Crysis 2: Early Impressions

The two games I’ve got rented right now are Crysis 2 and Dark Void. I’m about a third of the way through Crysis, but it’s been slow going, so I’m putting it on hold while I barrel through Dark Void. It’s interesting: both games are shooters with enhanced mobility mechanics, but beyond that, there’s not a lot that’s similar between the two.

This is my first dive into the Crysis franchise (though I have played Far Cry) and it seems like a game that doesn’t particularly care about its story. I puts I “press to skip” prompt up within the first five seconds of its opening cutscene, and the silent protagonist schtick feels outdated. But once I actually got into playing the game, I found it tense and riveting. The levels are a linear series of encounters, like a traditional shooter, but the encounter spaces are very broad, more so even than something like Halo, and there’s an abundance of combat options. It’s a real good sandbox, not quite up there with Far Cry 2, but it’s still the most thoughtful shooter I’ve played in a while.

I love that they give the stealth ability more or less off the bat, and then only give the armor ability several encounters later. Combined with the visor-mode which points out enemies and items of strategic interest automatically, it encourages thinking about how to approach an encounter given the enemies and the space it’s in, rather than going in guns blazing. I’ve heard complaints about the visor, how it reduces the complexity of encounters, but I quite like it. The encounter spaces are just so large, and the number of places enemies could be so great, that having the vision mode as a player-aide feels like a smart way to guide players and reduce frustration. Unfortunately, teaching me to use stealth early has also slowed the game down to a crawl. I don’t have a good feel for how resilient my character is, so I have a tendency to take encounters very slowly and meticulously. Stealth, headshot, fall back, repeat.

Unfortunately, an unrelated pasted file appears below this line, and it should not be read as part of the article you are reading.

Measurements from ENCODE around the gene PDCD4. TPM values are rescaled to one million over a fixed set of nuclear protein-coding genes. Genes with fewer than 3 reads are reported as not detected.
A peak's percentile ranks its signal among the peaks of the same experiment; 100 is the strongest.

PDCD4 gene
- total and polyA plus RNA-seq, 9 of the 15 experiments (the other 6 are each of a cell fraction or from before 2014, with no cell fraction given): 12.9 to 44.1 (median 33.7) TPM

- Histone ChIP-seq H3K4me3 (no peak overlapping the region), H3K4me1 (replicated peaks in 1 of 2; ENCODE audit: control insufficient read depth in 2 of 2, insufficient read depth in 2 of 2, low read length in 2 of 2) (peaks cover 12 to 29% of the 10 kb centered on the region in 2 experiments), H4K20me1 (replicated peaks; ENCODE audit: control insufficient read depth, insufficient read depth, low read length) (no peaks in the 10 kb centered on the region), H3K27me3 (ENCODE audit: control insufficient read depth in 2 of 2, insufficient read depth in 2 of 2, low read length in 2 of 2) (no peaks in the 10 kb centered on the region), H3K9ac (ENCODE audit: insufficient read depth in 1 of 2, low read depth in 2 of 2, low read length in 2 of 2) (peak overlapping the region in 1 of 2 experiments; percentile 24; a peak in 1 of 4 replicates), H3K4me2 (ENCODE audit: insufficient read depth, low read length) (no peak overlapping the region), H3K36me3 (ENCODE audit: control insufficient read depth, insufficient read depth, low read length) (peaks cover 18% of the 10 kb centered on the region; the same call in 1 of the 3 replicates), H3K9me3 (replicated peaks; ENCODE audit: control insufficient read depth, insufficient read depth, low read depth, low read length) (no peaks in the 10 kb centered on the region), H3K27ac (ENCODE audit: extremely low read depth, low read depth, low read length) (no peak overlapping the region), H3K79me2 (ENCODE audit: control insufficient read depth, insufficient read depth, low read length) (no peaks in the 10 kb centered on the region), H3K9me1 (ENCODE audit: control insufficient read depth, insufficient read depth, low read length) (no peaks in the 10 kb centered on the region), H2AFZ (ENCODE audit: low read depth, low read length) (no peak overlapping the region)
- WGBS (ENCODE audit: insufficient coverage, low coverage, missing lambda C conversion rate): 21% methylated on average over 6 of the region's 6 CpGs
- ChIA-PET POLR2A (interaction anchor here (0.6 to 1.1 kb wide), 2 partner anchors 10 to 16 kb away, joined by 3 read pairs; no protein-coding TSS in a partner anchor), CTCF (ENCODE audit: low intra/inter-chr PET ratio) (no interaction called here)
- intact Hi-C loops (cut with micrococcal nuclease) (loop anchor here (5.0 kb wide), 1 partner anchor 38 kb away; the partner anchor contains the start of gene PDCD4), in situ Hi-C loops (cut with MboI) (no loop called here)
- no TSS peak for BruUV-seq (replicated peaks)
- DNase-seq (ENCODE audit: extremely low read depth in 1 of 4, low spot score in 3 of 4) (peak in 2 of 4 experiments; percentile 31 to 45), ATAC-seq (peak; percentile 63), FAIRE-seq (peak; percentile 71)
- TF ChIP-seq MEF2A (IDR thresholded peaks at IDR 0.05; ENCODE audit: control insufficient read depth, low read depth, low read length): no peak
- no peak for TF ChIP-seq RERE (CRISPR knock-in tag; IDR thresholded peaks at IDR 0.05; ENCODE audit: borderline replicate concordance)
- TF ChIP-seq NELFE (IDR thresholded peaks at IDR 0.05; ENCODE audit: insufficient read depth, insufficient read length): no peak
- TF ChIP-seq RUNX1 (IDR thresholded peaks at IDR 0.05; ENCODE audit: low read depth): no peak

This is a pretty game, filled with recognizable Manhattan landmarks. I have to wonder whether it was a conscious homage to Deus Ex to feature early encounters in and around Castle Clinton. Sure, it’s a New York landmark, and it feels like both games use it primarily due to its proximity to Liberty Island. Nonetheless, it was a nice touch.

I like the upgrade system (though I wish you could see what later upgrades will do before you’ve already saved the currency to buy them) and the gun-customization. I do wish there were more longer-range silenced options, though I guess that might be overpowered. I also think it was a mistake to have the early guns be, in order, a dinky pistol, and then a submachine gun and assault rifle that feel basically identical. Halo in particular does a better job than other sandbox shooters out there (except maybe Half Life) is that it does a great job of differentiating its weapons, and Crysis 2 has fallen a bit flat on that front thus far.

Most of all, I like the feel of moving and shooting, which, really, is the most important thing in a game like this. I can’t remember the last time I’ve had such a pleasant, engaging time with a game’s mobility systems. Maybe not since Mirror’s Edge? Between the high sprint speed and jump height, and the way the character will automatically grab onto ledges and climb up, getting into and out of combat is simple and smooth.

So, all in all, I’m having a good time. There could be a little more weapon and enemy diversity, but there was a pretty solid vehicle sequence to break things up, and the diversity in the structure of the encounters has kept things plenty interesting thus far.

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